When we consider whole slide imaging (“WSI”) devices, we expect high performance in both speed and image quality, together with consistency over time and among devices from the same manufacturer. Quality control measures employed during manufacturing certainly contribute to performance and consistency, but what is being done to ensure accuracy of the output? After all, it’s the image that matters for diagnosis and records, right?
The FDA will soon be issuing guidelines for WSI device technical assessments. These assessments will be required for any device that will be promoted for use in digital pathology, and may be considered a benchmark for traditional imaging systems. In fact, the guidelines may be adopted more widely for any imaging instrumentation used for research, including slide scanners.
Upon examination of the assessment categories in the draft FDA guidance (see the document HERE), the first tier of assessments would be performed at the individual component level: slide feeder, light source, imaging optics, mechanical scanner movement, digital imaging sensor, image processing software, image composition, image file formats, image review manipulation software, computer environment, and display. The concept here is that each individual component would be characterized, qualified and validated for performance to some specification, and the entire device – as a “sum of the parts” – would, by extension, carry the validation to its performance. Again, first tier validation does not address the quality of the output.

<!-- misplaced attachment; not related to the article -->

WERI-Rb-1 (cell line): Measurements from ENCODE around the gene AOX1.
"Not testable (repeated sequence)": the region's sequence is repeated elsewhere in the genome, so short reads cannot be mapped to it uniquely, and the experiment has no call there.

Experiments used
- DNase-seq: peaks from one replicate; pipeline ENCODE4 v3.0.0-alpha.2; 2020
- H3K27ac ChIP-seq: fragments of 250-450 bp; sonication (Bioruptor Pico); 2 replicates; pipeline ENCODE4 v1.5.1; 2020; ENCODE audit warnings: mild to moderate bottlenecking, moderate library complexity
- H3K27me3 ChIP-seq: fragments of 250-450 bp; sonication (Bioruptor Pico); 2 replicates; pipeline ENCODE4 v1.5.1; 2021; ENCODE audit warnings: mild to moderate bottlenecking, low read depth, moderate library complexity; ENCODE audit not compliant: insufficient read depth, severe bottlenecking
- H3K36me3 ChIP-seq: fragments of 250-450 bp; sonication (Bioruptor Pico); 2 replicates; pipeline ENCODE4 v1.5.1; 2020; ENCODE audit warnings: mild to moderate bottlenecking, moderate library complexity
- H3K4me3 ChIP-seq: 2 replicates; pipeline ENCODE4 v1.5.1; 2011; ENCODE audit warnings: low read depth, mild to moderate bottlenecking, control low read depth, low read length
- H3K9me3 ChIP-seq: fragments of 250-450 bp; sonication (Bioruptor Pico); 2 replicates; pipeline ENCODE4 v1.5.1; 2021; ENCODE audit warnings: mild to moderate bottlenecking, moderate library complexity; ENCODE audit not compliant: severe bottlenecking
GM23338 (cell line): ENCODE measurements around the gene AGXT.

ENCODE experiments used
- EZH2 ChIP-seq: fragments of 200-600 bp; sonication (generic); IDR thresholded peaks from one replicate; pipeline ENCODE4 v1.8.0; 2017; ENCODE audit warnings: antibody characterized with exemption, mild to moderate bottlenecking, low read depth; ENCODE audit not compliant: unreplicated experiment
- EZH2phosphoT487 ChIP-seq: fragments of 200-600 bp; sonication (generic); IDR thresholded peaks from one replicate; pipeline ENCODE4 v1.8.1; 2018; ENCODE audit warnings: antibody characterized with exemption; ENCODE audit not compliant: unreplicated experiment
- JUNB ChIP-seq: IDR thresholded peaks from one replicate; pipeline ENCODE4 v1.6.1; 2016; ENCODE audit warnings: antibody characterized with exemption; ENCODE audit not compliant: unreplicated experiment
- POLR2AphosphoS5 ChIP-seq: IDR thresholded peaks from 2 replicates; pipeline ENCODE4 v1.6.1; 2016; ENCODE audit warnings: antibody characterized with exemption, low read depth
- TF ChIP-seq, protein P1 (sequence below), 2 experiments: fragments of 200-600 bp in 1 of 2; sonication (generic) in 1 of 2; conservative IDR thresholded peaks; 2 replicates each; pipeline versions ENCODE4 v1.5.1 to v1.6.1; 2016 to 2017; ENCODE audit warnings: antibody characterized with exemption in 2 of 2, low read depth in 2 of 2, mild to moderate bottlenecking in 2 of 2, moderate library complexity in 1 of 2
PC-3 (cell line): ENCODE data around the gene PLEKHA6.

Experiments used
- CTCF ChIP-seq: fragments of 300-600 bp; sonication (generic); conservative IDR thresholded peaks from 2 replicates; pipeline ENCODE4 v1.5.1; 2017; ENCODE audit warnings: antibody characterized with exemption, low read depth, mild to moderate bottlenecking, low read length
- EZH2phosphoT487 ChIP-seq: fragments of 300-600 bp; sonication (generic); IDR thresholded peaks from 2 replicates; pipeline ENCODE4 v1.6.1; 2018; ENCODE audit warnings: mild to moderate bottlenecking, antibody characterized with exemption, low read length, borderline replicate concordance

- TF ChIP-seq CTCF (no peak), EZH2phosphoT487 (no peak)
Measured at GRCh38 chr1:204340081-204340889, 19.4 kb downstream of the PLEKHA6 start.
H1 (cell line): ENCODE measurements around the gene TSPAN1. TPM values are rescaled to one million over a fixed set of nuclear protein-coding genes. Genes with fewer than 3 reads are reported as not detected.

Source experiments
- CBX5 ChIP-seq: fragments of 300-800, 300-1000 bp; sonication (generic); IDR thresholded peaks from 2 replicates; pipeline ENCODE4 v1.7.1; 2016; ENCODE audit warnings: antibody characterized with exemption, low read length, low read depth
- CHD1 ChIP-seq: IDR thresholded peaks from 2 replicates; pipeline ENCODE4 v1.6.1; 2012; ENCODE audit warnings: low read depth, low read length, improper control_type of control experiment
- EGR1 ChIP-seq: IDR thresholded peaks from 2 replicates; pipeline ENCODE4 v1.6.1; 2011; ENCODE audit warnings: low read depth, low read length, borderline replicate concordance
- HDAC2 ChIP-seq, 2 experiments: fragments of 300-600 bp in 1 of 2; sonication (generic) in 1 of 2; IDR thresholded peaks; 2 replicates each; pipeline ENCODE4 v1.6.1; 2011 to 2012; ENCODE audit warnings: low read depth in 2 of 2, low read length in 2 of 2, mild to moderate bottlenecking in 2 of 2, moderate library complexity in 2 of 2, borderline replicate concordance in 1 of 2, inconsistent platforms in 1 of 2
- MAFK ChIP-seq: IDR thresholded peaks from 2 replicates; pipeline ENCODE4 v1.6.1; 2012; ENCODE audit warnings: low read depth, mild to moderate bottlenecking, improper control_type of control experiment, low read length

The FDA is also recommending a second tier of assessment, qualifying the performance of the device as a whole. Categorized as a system-level assessment, the FDA assessment guidelines require testing and validation of color reproducibility, spatial resolution, focusing test, whole slide tissue coverage and stitching error. The good news is that a second tier validation addresses output quality. The challenge is finding standards for these guidelines. Targets exist for spatial resolution and focus testing, and many image analysis applications can determine the presence of tissue in an image, even anomalies resulting from poor stitching.
The biggest hurdle to date is a color standard (for tier one validation) and a reference slide (for tier two validation). A quick survey of the internet identifies only one color calibration slide (Figure 1; Datacolor CHROMACAL; http://scientific.datacolor.com) that could be adapted for calibrating the digital imaging acquisition device (i.e. camera) as an individual component, and could also be used to calibrate the imaging system as a whole. Ideally a color reference slide should be different from the calibration slide, but recent attempts within the industry have not produced stable, reliable reference devices. In the meantime, the CHROMACAL slide is a readily available and robust tool for ensuring color quality and reproducibility.
Additional areas for assessment are also recommended by the FDA including the user interface, labeling and quality control. Sometimes referred to as a third tier assessment, quality control includes a stated frequency, specifies the resources required, and the degree of re-assessment to ensure performance of the device. Since the image is the major deliverable from the imaging systems, digital image accuracy should be a primary goal of device quality control. With the proper tools (calibration and reference slides), and the software applications to conduct the qualification or re-calibration of a digital pathology device, individual laboratories could readily manage tier 3 validation locally.
So what’s next? The FDA expects to release the official guidance at the end of the year, and with the digital pathology market expected to reach nearly $6 billion by 2020, manufacturers of these digital pathology devices are considering their options for following and complying with the guideline, so that they don’t lose out on their piece of the pie.
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